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Act 1, scene 4



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Entire Play

Macbeth, set primarily in Scotland, mixes witchcraft, prophecy, and murder. Three “Weïrd Sisters” appear to Macbeth and his comrade Banquo…

Act 1, scene 1

Three witches plan to meet Macbeth.

Act 1, scene 2

Duncan, king of Scotland, hears an account of the success in battle of his noblemen Macbeth and Banquo. Duncan orders…

Act 1, scene 3

The three witches greet Macbeth as “Thane of Glamis” (as he is), “Thane of Cawdor,” and “king hereafter.” They then…

Act 1, scene 4

Duncan demands and receives assurances that the former thane of Cawdor has been executed. When Macbeth, Banquo, Ross, and Angus…

Act 1, scene 5

Lady Macbeth reads her husband’s letter about his meeting the witches. She fears that Macbeth lacks the ruthlessness he needs…

Act 1, scene 6

Duncan and his attendants arrive at Inverness. Lady Macbeth welcomes them.

Act 1, scene 7

Macbeth contemplates the reasons why it is a terrible thing to kill Duncan. Lady Macbeth mocks his fears and offers…

Act 2, scene 1

Banquo, who has accompanied Duncan to Inverness, is uneasy because he too is tempted by the witches’ prophecies, although only…

Act 2, scene 2

Lady Macbeth waits anxiously for Macbeth to return from killing Duncan. When Macbeth enters, he is horrified by what he…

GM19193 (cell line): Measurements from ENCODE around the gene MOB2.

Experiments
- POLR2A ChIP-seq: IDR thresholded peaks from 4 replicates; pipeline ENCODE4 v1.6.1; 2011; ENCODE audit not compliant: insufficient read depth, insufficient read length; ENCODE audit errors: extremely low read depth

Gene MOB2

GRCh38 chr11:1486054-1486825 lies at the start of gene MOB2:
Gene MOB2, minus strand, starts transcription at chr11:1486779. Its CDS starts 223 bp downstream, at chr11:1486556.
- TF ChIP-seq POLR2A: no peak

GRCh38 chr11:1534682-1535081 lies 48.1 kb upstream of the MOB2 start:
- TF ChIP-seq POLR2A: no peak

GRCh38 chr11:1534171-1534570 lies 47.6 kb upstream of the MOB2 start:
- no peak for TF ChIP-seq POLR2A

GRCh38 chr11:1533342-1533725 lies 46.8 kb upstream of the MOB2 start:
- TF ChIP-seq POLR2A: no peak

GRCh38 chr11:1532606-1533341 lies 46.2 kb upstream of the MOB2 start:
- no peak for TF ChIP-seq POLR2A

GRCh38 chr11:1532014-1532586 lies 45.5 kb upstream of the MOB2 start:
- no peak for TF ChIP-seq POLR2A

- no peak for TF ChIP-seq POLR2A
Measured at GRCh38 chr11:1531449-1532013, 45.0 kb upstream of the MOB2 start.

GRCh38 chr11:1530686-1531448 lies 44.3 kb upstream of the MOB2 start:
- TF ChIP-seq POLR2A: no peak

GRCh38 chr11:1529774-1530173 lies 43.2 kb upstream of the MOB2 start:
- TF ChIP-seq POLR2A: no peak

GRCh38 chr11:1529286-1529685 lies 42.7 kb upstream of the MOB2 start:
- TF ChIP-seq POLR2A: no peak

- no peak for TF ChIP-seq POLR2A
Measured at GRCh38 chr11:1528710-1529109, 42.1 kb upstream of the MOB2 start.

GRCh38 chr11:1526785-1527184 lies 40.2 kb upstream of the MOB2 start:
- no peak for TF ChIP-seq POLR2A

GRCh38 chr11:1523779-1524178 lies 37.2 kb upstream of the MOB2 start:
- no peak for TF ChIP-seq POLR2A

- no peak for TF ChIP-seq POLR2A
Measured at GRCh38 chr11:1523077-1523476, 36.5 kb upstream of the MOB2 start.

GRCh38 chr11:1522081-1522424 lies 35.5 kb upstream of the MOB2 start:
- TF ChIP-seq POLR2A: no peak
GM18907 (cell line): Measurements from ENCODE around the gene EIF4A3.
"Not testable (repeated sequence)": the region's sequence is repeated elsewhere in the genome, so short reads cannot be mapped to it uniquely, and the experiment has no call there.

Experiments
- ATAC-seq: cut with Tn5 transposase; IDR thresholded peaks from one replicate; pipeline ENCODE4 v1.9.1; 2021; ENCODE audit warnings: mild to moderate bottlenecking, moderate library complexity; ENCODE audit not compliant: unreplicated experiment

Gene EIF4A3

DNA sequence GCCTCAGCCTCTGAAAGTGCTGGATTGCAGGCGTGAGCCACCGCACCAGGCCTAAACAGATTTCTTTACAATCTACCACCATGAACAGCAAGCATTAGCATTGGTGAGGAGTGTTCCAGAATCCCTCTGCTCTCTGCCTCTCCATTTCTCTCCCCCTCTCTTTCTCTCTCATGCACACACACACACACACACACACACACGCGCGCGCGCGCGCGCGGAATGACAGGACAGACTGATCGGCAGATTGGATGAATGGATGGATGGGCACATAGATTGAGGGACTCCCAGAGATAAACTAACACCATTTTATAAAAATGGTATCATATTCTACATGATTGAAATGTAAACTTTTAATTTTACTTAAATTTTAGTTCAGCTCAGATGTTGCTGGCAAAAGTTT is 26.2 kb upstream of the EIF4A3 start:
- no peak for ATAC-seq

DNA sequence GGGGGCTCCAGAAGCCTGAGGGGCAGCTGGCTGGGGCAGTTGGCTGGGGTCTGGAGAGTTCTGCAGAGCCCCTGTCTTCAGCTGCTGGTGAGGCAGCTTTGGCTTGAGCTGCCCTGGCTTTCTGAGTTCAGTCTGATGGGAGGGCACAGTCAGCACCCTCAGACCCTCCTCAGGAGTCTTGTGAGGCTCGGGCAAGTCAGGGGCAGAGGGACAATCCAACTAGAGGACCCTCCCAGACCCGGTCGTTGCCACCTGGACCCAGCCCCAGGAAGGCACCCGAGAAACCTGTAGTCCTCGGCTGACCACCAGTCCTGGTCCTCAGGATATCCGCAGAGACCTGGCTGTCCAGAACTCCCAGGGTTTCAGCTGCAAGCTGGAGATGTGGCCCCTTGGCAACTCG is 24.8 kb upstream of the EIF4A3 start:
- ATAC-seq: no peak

Act 2, scene 3

A drunken porter, answering the knocking at the gate, plays the role of a devil-porter at the gates of hell….

Act 2, scene 4

An old man and Ross exchange accounts of recent unnatural happenings. Macduff joins them to report that Malcolm and Donalbain…

Act 3, scene 1

Banquo suspects that Macbeth killed Duncan in order to become king. Macbeth invites Banquo to a feast that night. Banquo…

Act 3, scene 2

Both Lady Macbeth and Macbeth express their unhappiness. Macbeth speaks of his fear of Banquo especially. He refers to a…

Act 3, scene 3

A third man joins the two whom Macbeth has already sent to kill Banquo and Fleance. The three assassins manage…

Act 3, scene 4

As Macbeth’s banquet begins, one of Banquo’s murderers appears at the door to tell Macbeth of Banquo’s death and Fleance’s…

Act 3, scene 5

The presentation of the witches in this scene (as in 4.1.38 SD–43 and 141–48) differs from their presentation in the…

Act 3, scene 6

Lennox and an unnamed lord discuss politics in Scotland. Lennox comments sarcastically upon Macbeth’s “official” versions of the many recent…

Act 4, scene 1

Macbeth approaches the witches to learn how to make his kingship secure. In response they summon for him three apparitions:…

Act 4, scene 2

Ross visits Lady Macduff and tries to justify to her Macduff’s flight to England, a flight that leaves his family…

Act 4, scene 3

Macduff finds Malcolm at the English court and urges him to attack Macbeth at once. Malcolm suspects that Macduff is…

Act 5, scene 1

A gentlewoman who waits on Lady Macbeth has seen her walking in her sleep and has asked a doctor’s advice….

Act 5, scene 2

A Scottish force, in rebellion against Macbeth, marches toward Birnam Wood to join Malcolm and his English army.

Act 5, scene 3

Reports are brought to Macbeth of the Scottish and English forces massed against him. He seeks assurance in the apparitions’…

Act 5, scene 4

The rebel Scottish forces have joined Malcolm’s army at Birnam Wood. Malcolm orders each soldier to cut down and carry…